Communities Drive Innovation & Long-Term Value
There is an unfortunate tendency to view Customer communities as “cost saving” vs “value producing”. This thinking leads to strategies and outcomes that fail to realize the full value of customer communities, and is rooted in a long standing dependence by some companies on customer support communities. In extreme examples, this sort of strategy breeds resentment with valuable customers and leads to a dangerous dependence on an unsustainable resource. When the Corporate mindset shifts to “value producing”, the aperture of community strategy widens to a rich set of possibilities: community advocacy programs, open innovation, peer to peer mentoring, complex content sharing, customer co-design and much more.
Moving forward, Customer communities will be the medium by which value is co-created and exchanged between Companies and customers. To have any chance of long term success with Customer communities, mindsets have to evolve beyond a fixation on cost savings to a more enlightened view of communities as a valuable catalyst for innovation and growth.
The Bottom Line:
Customer communities are the “fabric of brand”, the medium in which the network of customer & company relationships develops and thrives. Companies that create modern communities with their customers will be more innovative, realize more value and have more resilient businesses than their competitors who don’t.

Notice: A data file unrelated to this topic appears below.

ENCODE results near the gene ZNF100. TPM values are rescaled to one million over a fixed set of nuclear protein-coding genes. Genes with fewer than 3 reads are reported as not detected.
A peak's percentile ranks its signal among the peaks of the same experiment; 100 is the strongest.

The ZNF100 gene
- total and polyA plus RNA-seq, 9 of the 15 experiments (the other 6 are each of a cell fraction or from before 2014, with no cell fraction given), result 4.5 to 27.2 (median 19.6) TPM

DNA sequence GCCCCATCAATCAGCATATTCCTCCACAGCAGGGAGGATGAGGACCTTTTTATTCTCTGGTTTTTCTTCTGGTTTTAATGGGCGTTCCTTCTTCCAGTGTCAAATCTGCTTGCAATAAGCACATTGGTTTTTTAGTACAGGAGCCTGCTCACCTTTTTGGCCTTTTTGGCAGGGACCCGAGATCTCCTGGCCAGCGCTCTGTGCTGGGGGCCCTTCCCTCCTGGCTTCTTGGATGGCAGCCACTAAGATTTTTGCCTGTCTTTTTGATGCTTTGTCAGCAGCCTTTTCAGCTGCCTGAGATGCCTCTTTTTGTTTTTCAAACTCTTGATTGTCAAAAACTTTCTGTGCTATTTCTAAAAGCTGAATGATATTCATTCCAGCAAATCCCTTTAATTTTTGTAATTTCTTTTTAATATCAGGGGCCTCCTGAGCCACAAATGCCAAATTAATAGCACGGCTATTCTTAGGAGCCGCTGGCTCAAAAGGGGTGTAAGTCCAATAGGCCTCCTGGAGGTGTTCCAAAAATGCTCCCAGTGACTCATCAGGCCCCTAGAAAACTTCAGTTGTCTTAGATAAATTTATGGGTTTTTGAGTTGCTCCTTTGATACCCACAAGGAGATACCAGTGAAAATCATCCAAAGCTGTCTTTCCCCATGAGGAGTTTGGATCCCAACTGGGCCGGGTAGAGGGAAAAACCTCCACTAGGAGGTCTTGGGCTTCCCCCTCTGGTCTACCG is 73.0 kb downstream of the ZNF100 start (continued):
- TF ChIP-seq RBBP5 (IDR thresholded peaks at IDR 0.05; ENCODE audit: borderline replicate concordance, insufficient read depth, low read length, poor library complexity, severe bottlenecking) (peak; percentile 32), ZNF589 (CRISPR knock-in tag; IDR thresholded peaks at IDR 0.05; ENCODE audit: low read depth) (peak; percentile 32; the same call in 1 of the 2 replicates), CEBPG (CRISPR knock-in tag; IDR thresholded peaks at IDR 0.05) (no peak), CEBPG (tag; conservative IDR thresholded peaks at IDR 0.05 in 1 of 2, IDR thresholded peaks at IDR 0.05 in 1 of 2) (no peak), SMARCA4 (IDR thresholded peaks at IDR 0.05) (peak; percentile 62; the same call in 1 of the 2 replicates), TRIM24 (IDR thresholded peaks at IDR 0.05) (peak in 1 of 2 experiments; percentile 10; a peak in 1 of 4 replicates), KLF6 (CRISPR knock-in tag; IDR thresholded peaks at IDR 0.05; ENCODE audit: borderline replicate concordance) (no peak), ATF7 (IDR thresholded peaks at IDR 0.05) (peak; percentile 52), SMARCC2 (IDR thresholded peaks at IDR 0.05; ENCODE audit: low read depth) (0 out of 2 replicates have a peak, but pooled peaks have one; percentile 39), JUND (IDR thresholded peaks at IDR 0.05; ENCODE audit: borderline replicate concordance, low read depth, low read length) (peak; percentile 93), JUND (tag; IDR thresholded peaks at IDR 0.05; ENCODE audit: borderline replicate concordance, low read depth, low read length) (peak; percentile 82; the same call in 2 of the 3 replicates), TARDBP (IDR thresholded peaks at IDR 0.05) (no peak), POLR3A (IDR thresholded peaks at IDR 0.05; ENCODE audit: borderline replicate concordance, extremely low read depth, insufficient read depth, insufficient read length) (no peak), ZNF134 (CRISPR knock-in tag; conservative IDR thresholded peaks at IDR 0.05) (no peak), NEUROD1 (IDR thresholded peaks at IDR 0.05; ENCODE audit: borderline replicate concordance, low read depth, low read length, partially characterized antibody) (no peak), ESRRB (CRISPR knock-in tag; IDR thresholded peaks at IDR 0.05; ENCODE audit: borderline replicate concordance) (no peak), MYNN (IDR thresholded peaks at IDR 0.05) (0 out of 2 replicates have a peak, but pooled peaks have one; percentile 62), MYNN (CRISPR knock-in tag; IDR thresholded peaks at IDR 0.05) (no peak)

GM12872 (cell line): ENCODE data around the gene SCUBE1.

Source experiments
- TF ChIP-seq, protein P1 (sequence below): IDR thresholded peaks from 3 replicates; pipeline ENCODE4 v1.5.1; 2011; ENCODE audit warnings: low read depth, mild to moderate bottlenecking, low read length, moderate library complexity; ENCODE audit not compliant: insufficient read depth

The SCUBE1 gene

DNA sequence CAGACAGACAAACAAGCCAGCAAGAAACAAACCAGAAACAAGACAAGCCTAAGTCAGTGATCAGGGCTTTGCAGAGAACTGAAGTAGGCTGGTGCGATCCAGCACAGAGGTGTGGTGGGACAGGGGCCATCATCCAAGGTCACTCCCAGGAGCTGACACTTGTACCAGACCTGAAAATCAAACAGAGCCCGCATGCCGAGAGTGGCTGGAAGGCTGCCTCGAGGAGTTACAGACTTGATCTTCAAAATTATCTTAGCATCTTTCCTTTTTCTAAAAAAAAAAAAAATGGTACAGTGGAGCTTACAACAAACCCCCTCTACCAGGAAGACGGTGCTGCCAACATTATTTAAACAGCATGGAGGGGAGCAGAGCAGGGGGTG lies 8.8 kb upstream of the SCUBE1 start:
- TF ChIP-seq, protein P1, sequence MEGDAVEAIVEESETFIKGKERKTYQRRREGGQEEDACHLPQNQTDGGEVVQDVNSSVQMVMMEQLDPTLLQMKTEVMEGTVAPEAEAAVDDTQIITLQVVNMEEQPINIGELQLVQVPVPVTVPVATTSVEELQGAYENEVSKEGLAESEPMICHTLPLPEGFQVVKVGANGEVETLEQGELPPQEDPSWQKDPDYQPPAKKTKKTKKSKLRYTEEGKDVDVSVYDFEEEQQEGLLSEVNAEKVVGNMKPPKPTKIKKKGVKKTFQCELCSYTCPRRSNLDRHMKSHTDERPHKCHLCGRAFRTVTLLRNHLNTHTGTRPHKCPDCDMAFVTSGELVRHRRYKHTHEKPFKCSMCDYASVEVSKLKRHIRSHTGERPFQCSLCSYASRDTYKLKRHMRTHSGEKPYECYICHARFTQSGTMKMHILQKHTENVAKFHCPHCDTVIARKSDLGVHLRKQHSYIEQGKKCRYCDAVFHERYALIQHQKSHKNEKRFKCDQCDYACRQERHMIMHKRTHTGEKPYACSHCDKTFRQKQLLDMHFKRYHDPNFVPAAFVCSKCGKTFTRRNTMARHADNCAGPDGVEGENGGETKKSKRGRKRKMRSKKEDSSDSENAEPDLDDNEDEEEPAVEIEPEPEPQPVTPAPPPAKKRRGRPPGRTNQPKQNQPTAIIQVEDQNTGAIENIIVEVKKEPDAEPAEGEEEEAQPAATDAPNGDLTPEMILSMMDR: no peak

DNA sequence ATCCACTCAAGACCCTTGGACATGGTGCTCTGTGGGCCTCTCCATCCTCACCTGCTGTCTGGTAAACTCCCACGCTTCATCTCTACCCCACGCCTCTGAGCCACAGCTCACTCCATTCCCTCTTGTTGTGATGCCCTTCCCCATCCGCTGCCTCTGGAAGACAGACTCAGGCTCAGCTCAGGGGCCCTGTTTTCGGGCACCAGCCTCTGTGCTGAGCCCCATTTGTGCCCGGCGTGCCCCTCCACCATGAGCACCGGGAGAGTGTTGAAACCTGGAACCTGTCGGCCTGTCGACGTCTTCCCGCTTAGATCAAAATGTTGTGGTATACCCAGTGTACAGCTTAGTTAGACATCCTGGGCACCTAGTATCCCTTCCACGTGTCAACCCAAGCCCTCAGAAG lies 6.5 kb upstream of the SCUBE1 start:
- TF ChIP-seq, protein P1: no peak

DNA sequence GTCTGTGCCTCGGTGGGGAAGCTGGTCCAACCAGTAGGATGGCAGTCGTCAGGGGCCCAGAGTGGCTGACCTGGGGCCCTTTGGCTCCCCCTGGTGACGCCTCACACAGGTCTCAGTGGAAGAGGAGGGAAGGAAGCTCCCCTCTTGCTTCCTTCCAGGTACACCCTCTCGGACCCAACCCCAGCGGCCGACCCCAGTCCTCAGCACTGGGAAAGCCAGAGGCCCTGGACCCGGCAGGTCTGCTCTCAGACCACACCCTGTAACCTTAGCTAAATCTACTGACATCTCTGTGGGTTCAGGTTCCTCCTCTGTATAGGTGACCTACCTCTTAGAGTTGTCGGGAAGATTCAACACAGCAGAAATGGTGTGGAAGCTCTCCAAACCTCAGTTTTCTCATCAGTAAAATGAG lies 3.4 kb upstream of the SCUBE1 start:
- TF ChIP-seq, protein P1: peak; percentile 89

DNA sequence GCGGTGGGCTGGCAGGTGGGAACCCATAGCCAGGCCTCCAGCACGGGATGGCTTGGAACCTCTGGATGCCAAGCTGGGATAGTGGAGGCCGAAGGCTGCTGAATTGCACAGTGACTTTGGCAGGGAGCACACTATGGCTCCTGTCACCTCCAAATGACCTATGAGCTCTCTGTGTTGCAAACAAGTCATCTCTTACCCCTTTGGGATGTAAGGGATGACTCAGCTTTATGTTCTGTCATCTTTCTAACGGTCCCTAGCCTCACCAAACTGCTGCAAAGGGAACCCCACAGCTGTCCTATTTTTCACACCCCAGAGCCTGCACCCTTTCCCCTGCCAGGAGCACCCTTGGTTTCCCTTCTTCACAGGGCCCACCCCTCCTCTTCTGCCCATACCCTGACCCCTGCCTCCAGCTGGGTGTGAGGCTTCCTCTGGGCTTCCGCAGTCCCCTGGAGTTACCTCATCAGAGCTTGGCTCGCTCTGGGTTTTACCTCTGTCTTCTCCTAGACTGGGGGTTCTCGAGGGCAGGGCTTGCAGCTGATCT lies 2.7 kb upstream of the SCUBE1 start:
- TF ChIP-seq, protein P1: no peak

Use these three contexts to help create long-term value with your company’s community.
When developing or refining a community strategy, it is critical to understand the larger market and business contexts the community will exist in. This sounds obvious and straightforward, right? Yet the needed research, discussion and development of shared understanding of these contexts rarely happens. As a side note, this concept was literally hammered into my brain by a former boss at Autodesk, Moonhie Chin, who was the SVP of Digital Platform and Experience. She always had a simple question for any data she saw: “What is the denominator?” – meaning, what is the whole, or what is the largest meaningful context.
I’ve been primarily focused on developing Business to Business communities during my career, and I’ve come up with three key contexts that I think are critical to understand the opportunity for community development.
1. Customer Career Journey
Understanding your customer’s career journey, the number of distinct journeys, and how your product / service plays a role can help determine where in the journey community may play a valuable role.
Number of distinct Customer Profiles (~Personas)
Stages in Career Journey
Centrality of products / services to productivity & advancement at each stage
Is product or service critical throughout career, or only at certain points?